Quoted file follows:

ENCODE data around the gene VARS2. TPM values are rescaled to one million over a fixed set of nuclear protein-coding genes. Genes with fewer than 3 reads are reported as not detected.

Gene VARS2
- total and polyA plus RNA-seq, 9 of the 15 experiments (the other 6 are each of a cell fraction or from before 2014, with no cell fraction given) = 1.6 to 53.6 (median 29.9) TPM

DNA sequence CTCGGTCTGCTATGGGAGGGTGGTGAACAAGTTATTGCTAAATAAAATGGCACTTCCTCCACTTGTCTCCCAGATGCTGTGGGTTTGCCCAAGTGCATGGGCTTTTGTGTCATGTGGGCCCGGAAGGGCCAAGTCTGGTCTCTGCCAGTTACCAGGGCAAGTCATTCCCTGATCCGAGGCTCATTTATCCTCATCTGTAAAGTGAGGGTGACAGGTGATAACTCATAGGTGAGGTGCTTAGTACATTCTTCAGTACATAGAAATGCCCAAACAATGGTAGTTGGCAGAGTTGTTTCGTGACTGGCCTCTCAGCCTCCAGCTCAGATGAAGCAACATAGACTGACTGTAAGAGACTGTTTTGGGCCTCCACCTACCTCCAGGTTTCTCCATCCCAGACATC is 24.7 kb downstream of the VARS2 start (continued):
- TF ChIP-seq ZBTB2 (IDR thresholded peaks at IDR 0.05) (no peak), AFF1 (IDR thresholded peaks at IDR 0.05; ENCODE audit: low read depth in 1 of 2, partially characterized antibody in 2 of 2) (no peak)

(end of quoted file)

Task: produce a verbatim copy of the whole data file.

ENCODE data around the gene VARS2. TPM values are rescaled to one million over a fixed set of nuclear protein-coding genes. Genes with fewer than 3 reads are reported as not detected.

Gene VARS2
- total and polyA plus RNA-seq, 9 of the 15 experiments (the other 6 are each of a cell fraction or from before 2014, with no cell fraction given) = 1.6 to 53.6 (median 29.9) TPM

DNA sequence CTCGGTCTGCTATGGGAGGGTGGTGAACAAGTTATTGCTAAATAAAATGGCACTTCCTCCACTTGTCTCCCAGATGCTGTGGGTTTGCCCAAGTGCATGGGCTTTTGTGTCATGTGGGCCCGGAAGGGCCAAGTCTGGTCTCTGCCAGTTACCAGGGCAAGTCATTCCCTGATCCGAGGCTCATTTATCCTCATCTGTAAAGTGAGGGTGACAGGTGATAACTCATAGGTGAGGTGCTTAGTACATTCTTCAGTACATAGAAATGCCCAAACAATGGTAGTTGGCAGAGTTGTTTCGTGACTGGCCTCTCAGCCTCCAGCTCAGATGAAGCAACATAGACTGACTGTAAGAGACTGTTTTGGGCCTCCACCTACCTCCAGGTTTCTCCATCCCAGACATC is 24.7 kb downstream of the VARS2 start (continued):
- TF ChIP-seq ZBTB2 (IDR thresholded peaks at IDR 0.05) (no peak), AFF1 (IDR thresholded peaks at IDR 0.05; ENCODE audit: low read depth in 1 of 2, partially characterized antibody in 2 of 2) (no peak)